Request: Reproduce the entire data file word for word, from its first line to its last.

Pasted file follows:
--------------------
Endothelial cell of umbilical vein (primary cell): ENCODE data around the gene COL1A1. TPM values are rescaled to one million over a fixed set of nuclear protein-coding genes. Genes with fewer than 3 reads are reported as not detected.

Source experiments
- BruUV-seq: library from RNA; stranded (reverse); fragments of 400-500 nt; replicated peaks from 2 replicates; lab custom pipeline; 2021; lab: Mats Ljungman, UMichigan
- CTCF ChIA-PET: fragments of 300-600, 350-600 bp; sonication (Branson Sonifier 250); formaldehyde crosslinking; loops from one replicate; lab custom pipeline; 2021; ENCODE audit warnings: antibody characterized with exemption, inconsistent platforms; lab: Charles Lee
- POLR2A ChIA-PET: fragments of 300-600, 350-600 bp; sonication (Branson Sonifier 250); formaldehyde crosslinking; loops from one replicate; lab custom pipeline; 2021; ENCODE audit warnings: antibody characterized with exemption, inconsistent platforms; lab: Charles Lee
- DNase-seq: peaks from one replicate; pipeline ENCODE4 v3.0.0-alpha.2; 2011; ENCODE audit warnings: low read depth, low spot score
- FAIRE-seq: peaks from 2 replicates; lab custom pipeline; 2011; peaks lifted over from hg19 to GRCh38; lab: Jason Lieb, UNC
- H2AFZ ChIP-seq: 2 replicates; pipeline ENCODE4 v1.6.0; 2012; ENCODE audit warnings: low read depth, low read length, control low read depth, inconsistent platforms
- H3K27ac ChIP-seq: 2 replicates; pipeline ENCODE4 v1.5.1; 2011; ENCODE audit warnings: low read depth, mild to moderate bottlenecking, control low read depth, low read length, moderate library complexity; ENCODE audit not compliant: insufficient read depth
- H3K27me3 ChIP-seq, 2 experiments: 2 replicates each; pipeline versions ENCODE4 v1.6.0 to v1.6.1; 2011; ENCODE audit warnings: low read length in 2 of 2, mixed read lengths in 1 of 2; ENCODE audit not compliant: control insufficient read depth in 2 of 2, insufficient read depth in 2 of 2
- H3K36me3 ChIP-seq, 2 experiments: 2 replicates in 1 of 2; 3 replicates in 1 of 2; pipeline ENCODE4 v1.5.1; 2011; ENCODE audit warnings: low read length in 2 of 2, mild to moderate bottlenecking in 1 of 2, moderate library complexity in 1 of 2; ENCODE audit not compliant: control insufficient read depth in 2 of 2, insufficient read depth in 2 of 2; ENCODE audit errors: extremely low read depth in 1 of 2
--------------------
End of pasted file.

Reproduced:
Endothelial cell of umbilical vein (primary cell): ENCODE data around the gene COL1A1. TPM values are rescaled to one million over a fixed set of nuclear protein-coding genes. Genes with fewer than 3 reads are reported as not detected.

Source experiments
- BruUV-seq: library from RNA; stranded (reverse); fragments of 400-500 nt; replicated peaks from 2 replicates; lab custom pipeline; 2021; lab: Mats Ljungman, UMichigan
- CTCF ChIA-PET: fragments of 300-600, 350-600 bp; sonication (Branson Sonifier 250); formaldehyde crosslinking; loops from one replicate; lab custom pipeline; 2021; ENCODE audit warnings: antibody characterized with exemption, inconsistent platforms; lab: Charles Lee
- POLR2A ChIA-PET: fragments of 300-600, 350-600 bp; sonication (Branson Sonifier 250); formaldehyde crosslinking; loops from one replicate; lab custom pipeline; 2021; ENCODE audit warnings: antibody characterized with exemption, inconsistent platforms; lab: Charles Lee
- DNase-seq: peaks from one replicate; pipeline ENCODE4 v3.0.0-alpha.2; 2011; ENCODE audit warnings: low read depth, low spot score
- FAIRE-seq: peaks from 2 replicates; lab custom pipeline; 2011; peaks lifted over from hg19 to GRCh38; lab: Jason Lieb, UNC
- H2AFZ ChIP-seq: 2 replicates; pipeline ENCODE4 v1.6.0; 2012; ENCODE audit warnings: low read depth, low read length, control low read depth, inconsistent platforms
- H3K27ac ChIP-seq: 2 replicates; pipeline ENCODE4 v1.5.1; 2011; ENCODE audit warnings: low read depth, mild to moderate bottlenecking, control low read depth, low read length, moderate library complexity; ENCODE audit not compliant: insufficient read depth
- H3K27me3 ChIP-seq, 2 experiments: 2 replicates each; pipeline versions ENCODE4 v1.6.0 to v1.6.1; 2011; ENCODE audit warnings: low read length in 2 of 2, mixed read lengths in 1 of 2; ENCODE audit not compliant: control insufficient read depth in 2 of 2, insufficient read depth in 2 of 2
- H3K36me3 ChIP-seq, 2 experiments: 2 replicates in 1 of 2; 3 replicates in 1 of 2; pipeline ENCODE4 v1.5.1; 2011; ENCODE audit warnings: low read length in 2 of 2, mild to moderate bottlenecking in 1 of 2, moderate library complexity in 1 of 2; ENCODE audit not compliant: control insufficient read depth in 2 of 2, insufficient read depth in 2 of 2; ENCODE audit errors: extremely low read depth in 1 of 2